A Twitter chat this morning, prompted by SPM member John Sharp, produced a rapid and wonderful change in an ongoing problem: so often articles about patients aren’t open to patients. In this case it’s an intriguing new article today in the esteemed New England Journal of Medicine: “Time for a Patient-Driven Health Information Economy?”
Well, tweets sent to lead author Ken Mandl led within an hour to them opening access!
Your assignment: go make it worth their effort – go read it, think, and if you have something to contribute on the subject, comment! (That’s the “Submit a Letter” link on the sidebar, as shown below. Or, of course, discussion here is welcome, or on Twitter, or Facebook, or LinkedIn – publishers love it when their articles get traction on social media.)
A special hat tip for wisecracking goes to SPM Board Member at Large Peter Elias, a recently retired primary care physician, for popping up on Facebook with the New Yorker cartoon below. :-)
Seriously – go read.
Longtime readers of this blog know that for years Susannah Fox was its heart and soul. She was a devoted friend of “Doc Tom” Ferguson, creator of the e-patient concept in the 1990s, and for years at Pew Research she was the dependable guru of Pew’s health research. (For a summary of her work see the Pew Health Tips page.) So anytime she says “Everyone. Read this” I stop what I’m doing.
She said it an hour ago, so I did. Here’s the sequence of tweets she posted. The story is an astounding demolition of the idea that patients have nothing to offer. Here’s the real story, told by ProPublica and This American Life.
A long time ago (in internet years), the original HIPAA regulations were promulgated. (The final Privacy Rule was published in 2000.) They’ve been tweaked and updated over the years, most notably in the “mega-reg” promulgated a few years back in order to implement the updates included in the HITECH Act. For purposes of the present discussion, I am interested in the patient right to medical record information included in HIPAA, rather than privacy and security protections for patient data. The core elements of the HIPAA rule relevant to patient access to medical records have not changed since the rule was originally promulgated. That original rule did not expand all that much on the access to records rules in some of the more enlightened states in the Union, though it has pulled up some of the laggards. The HITECH “mega-rule” made only a minor change to this rule with respect to records stored off-site.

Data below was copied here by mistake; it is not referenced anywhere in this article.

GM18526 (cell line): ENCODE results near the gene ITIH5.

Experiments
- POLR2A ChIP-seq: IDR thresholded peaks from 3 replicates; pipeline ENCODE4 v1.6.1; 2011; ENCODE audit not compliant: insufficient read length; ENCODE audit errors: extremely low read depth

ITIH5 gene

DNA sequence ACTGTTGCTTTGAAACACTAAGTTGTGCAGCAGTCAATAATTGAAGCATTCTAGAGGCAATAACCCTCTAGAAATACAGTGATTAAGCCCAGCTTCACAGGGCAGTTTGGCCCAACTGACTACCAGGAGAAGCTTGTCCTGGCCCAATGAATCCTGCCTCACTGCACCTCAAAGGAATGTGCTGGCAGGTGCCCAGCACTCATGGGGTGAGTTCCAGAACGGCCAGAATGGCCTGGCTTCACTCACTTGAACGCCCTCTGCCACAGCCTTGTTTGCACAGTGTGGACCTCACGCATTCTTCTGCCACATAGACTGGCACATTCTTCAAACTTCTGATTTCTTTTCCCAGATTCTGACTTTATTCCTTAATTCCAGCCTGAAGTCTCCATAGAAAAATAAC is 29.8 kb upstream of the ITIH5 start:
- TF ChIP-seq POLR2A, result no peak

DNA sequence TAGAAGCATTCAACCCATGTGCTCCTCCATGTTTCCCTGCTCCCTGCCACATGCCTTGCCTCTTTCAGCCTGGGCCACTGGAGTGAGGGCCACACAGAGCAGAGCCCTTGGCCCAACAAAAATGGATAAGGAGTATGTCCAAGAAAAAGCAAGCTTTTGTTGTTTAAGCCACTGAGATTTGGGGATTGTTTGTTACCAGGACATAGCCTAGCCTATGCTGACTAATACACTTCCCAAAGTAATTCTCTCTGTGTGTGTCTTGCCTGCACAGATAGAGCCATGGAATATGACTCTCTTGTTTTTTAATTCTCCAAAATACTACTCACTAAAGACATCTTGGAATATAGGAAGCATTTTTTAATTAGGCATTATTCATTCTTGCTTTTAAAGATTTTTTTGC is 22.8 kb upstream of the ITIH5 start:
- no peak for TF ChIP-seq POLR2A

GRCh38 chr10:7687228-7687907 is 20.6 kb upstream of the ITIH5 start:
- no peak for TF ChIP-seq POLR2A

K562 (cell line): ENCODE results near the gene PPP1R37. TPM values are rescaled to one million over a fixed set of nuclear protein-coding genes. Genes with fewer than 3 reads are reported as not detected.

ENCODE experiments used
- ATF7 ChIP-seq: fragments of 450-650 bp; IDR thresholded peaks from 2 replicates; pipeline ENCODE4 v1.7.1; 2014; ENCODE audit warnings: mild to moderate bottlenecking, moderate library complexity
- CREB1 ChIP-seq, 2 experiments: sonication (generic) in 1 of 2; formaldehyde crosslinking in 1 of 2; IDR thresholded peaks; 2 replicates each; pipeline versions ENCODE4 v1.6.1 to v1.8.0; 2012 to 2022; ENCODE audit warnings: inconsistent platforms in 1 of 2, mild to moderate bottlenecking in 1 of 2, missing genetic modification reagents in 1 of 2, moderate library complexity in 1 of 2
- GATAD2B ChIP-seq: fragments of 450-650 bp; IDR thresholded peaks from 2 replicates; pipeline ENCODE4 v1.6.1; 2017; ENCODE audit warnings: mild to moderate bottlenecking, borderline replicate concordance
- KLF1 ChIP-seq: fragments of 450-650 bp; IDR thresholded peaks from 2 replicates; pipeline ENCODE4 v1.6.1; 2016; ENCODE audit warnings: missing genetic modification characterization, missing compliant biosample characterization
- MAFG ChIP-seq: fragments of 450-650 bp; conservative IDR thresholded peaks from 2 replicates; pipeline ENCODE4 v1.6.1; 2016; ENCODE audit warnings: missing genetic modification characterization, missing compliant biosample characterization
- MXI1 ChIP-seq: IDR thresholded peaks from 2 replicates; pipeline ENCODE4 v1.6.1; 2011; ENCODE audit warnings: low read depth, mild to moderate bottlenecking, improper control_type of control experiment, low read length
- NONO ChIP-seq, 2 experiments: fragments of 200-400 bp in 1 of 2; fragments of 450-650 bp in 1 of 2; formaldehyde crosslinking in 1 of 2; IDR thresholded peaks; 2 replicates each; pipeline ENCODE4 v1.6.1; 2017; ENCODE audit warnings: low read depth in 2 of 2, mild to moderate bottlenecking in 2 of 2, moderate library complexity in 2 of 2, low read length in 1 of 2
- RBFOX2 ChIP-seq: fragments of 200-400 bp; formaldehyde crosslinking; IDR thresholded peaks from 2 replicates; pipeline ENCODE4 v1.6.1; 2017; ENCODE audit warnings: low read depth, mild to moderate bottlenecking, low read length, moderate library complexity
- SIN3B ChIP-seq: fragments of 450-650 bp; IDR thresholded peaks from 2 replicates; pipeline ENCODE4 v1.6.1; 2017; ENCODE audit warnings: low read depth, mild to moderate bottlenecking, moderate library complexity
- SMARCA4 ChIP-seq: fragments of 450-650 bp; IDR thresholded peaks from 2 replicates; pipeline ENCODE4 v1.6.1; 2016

One sign of a movement’s progress is when the establishment takes notice. This one’s a biggie: Regina Holliday’s Walking Gallery of Healthcare (Facebook) is in the January 16 edition of the AMA Journal of Ethics. A five page article! Click the image to view it.
We’ve said since the founding of our society that participatory medicine is a movement – a social movement. One of the most conspicuous signs of this movement has been the artist / activist @ReginaHolliday and her Walking Gallery of Healthcare – over 400 jackets she and other artists have painted for people, putting their medical story on their jacket, gratis, because “everyone’s got a medical story but nobody can see them.” This ongoing project for “art in the environment” fixes that. (See her post this week that lists all the artists and jackets.)
Regina has done 348 jackets; 42 other artists have done 53 more, all free* if you’ll wear them to conferences – because believe me, they start conversations about healthcare. And that’s how movements grow.
*Will you support the costs of this work? The painters’ labor is free but the paint and shipping aren’t. There’s a GoFundMe page to raise money for the next 400 jackets. Many of us have contributed – will you? It’s a movement, and it’s getting traction. Put your shoulder to it!
I was at dinner with friends recently when I noticed that my right thumb was red, swollen and painful. One of my friends is a biochemist and instructed me to immediately soak the finger in hot water. I continued our social evening dipping my right thumb in and out of a cup of boiling water.